The Church Council of the Evangelical Lutheran Church in America (ELCA) adopted a two-thirds majority rule to pass any constitution, bylaws and continuing resolutions in the church, during its meeting at the ELCA headquarters in Chicago, Il, Nov. 15. The newly adopted rule was passed in light of the ELCAs upcoming report on human sexuality.
The Church Council is the ELCAs board of directors, and serves as the legislative authority of the church between the biennial churchwide assemblies. The next assembly is scheduled for Aug. 8-14, 2005, in Orlando, Fla.
In the past, delegates to the churchwide assemblies needed only a simple majority to make changes in the ELCA constitution and bylaws.
During the debate over the new policy, Ellen T. Maxon, a council member from Washington D.C., defended the old simple majority system as more fair than a 2/3 majority standard.
"This is not a neutral recommendation," said Maxon. The rule sets a high bar and sends a clear message that, if you want change, it's going to be harder to achieve.
According to the ELCA news, Maxon added that The cleanest way to avoid sending that message is by letting a simple majority vote prevail. Let the assembly do what it wants and not have the church council decide for it.
However, the majority of Council members countered Maxons view.
Initiating a two-thirds rule is consistent, said Linda J. Brown, council member from Fargo, N.D. "It is critical that we act on the rules of procedure independent from upcoming recommendations to protect our integrity." Initiating a two-thirds rule "is consistent.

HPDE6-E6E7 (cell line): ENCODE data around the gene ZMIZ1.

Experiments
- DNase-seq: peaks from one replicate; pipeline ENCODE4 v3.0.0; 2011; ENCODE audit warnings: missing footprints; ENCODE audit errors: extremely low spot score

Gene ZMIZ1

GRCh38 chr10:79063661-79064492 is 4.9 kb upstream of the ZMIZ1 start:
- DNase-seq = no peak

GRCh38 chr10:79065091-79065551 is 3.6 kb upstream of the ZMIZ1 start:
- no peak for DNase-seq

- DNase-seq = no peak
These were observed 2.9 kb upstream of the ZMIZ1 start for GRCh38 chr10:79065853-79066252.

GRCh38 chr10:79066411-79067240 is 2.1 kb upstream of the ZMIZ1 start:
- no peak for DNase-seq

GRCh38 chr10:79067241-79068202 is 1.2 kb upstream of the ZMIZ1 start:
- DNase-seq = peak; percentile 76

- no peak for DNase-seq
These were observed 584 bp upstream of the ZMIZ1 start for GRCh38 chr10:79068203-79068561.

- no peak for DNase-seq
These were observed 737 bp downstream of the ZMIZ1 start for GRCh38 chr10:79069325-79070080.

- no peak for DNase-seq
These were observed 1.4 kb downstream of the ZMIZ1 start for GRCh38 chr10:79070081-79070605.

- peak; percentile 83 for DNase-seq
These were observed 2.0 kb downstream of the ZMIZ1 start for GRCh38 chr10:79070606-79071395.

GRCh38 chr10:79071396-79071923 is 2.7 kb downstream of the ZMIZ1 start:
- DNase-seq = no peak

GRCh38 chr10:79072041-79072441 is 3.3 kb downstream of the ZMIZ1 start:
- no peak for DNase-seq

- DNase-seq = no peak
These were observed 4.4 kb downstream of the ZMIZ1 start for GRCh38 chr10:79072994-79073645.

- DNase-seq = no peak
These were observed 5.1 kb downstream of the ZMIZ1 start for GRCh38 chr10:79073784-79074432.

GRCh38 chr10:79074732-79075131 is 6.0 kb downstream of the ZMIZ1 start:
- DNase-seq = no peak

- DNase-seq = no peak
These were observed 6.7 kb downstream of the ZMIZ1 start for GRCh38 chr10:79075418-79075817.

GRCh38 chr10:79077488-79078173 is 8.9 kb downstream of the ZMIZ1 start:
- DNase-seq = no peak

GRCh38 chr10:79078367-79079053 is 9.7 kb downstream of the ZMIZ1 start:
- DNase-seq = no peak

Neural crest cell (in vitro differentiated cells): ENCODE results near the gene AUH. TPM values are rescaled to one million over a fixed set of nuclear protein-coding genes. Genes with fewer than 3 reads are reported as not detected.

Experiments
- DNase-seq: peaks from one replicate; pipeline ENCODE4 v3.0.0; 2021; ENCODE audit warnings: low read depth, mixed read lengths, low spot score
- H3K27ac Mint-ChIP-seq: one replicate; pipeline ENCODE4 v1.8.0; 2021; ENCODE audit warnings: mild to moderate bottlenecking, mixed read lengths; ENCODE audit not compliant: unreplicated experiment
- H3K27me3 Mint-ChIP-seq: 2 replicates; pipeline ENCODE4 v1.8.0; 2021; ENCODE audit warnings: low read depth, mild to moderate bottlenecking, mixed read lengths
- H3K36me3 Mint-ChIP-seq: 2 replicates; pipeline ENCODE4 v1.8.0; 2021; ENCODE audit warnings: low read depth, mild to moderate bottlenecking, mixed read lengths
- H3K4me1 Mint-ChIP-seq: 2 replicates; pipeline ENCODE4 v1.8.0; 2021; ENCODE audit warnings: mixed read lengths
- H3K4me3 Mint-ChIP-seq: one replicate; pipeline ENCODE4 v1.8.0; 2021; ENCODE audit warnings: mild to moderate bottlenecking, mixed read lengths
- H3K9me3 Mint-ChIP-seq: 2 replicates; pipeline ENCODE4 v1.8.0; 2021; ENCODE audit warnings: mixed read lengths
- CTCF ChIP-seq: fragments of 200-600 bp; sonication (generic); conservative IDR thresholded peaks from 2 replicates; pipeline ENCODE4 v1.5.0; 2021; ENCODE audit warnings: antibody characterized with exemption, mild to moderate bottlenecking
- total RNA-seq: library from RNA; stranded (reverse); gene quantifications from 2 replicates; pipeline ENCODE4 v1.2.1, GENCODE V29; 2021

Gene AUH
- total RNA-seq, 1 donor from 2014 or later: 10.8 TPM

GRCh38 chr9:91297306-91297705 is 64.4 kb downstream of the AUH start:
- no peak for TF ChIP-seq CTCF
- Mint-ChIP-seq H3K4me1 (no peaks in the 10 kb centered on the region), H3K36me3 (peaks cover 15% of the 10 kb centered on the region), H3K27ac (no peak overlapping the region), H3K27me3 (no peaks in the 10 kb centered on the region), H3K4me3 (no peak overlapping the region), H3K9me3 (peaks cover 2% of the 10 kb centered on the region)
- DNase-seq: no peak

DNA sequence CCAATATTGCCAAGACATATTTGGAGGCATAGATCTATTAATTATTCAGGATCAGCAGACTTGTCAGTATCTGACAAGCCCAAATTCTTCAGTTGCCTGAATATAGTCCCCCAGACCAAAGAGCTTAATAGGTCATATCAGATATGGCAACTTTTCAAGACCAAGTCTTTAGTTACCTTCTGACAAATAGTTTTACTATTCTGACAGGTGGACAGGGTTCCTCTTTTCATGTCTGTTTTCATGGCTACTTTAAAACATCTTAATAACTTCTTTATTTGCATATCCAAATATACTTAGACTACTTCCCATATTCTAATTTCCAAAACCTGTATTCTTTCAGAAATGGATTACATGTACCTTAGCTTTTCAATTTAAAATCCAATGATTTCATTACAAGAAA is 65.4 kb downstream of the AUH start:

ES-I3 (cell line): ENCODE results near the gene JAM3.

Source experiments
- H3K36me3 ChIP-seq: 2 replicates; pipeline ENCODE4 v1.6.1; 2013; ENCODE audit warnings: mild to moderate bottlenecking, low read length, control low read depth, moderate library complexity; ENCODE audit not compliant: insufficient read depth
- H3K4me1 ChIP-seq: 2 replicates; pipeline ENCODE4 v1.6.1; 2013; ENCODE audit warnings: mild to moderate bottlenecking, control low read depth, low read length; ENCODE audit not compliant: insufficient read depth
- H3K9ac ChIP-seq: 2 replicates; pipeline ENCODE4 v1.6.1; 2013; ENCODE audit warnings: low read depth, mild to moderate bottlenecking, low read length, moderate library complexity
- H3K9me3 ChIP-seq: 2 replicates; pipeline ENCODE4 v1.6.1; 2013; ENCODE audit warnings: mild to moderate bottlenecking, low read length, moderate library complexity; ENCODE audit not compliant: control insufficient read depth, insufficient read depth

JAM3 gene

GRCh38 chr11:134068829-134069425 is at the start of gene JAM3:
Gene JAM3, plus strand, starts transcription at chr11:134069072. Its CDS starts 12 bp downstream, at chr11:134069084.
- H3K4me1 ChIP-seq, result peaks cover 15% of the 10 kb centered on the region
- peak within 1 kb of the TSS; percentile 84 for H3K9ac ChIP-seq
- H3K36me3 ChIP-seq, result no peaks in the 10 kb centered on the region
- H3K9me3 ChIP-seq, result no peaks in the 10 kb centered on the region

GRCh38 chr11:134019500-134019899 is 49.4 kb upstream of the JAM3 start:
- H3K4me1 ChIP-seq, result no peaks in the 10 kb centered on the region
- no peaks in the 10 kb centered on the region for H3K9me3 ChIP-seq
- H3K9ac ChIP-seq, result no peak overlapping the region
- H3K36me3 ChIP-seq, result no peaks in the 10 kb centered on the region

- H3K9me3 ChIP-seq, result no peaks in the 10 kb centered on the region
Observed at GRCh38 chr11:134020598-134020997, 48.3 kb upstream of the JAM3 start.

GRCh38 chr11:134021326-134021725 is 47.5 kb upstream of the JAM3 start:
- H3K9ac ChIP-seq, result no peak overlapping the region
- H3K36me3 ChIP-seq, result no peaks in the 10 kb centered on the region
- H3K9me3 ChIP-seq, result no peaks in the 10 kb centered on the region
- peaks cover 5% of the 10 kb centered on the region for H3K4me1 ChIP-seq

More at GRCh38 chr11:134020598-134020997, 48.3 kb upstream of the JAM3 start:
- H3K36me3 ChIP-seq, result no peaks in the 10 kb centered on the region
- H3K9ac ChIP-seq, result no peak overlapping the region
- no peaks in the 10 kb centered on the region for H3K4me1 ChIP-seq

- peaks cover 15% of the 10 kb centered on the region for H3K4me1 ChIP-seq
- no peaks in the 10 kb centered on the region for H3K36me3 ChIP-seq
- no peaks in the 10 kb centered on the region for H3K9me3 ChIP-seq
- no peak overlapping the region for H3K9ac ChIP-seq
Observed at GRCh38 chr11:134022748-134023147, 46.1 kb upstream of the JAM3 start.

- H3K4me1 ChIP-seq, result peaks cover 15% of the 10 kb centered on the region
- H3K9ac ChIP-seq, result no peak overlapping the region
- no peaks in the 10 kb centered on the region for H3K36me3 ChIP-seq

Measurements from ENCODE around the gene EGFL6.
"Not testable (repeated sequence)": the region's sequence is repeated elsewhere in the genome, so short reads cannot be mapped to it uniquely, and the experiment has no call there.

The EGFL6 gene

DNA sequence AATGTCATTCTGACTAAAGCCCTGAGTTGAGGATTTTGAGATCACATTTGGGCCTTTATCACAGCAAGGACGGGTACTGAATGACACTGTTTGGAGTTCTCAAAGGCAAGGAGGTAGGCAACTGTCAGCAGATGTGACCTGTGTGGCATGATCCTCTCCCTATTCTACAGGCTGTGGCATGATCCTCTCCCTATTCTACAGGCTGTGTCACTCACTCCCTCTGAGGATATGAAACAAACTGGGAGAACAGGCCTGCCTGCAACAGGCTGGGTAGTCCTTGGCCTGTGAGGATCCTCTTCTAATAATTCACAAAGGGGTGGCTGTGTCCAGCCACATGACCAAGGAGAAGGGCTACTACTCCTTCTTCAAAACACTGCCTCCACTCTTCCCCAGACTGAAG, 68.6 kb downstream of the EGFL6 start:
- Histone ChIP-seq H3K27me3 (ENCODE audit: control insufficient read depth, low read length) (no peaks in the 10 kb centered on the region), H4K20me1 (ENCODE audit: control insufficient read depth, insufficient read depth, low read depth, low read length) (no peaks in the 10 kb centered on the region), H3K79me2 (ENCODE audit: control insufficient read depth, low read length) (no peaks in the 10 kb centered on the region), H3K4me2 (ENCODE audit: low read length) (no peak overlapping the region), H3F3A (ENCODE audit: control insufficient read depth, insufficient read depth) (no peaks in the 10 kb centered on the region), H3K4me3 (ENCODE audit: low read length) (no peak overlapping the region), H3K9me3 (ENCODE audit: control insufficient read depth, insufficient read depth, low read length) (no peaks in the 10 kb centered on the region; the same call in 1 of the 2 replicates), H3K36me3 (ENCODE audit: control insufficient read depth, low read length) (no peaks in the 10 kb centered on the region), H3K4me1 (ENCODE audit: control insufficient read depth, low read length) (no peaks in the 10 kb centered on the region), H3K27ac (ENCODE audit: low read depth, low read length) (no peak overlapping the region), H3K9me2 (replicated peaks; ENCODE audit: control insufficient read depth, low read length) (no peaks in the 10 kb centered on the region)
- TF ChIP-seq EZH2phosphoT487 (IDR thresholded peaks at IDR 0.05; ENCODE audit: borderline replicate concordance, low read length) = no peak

Joseph G. Crippen, council member from Northfield, Minn., noted that without a decision to initiate a two-thirds rule now, there may be greater havoc at the upcoming assembly and at the councils next meeting in April.
If we leave [the two-thirds majority vote] out and not deal with it in April, can the assembly determine its own voting procedure? Crippen asked.
The Rev. Lowell G. Almen, the ELCA secretary, said the two-thirs majority is consistent with the present language and that all the rules being proposed by the church council are subjected to amendment by the churchwide Assembly.
Much of the debate on the future of ELCA polity centered on the upcoming ELCA Studies on Sexuality a complete paper on the denominations view on human sexuality and homosexuality. The paper, similar to those being penned by several other denominations, addresses the contentious issue of homosexuals, ordination of homosexuals, and the blessing of same-sex unions in the church. The task force for the Study on Sexuality plans to share its report and recommendations confidentially with ELCA lay and ordained leaders via email on Jan. 12; the report will be released publicly on Jan 13.
In an interview following the Council meeting with the ELCA news group, Carlose Pena, the ELCA vice president and council chair said there were different factors involved in the councils decision to adopt the two-thirds rule verses a simple majority for accepting the task force report.
Some council members "felt that maybe it just needed a simple majority, that we were actually changing the rules of procedure in anticipation of the task force report, explained Pena.
However, Pena said the two-thirds decision is important because allows us not to be swayed one way or the other by what the task force report" may yield. "It certainly sets the rules in place, before we even know what" recommendations may be forthcoming. "So, it makes it more neutral.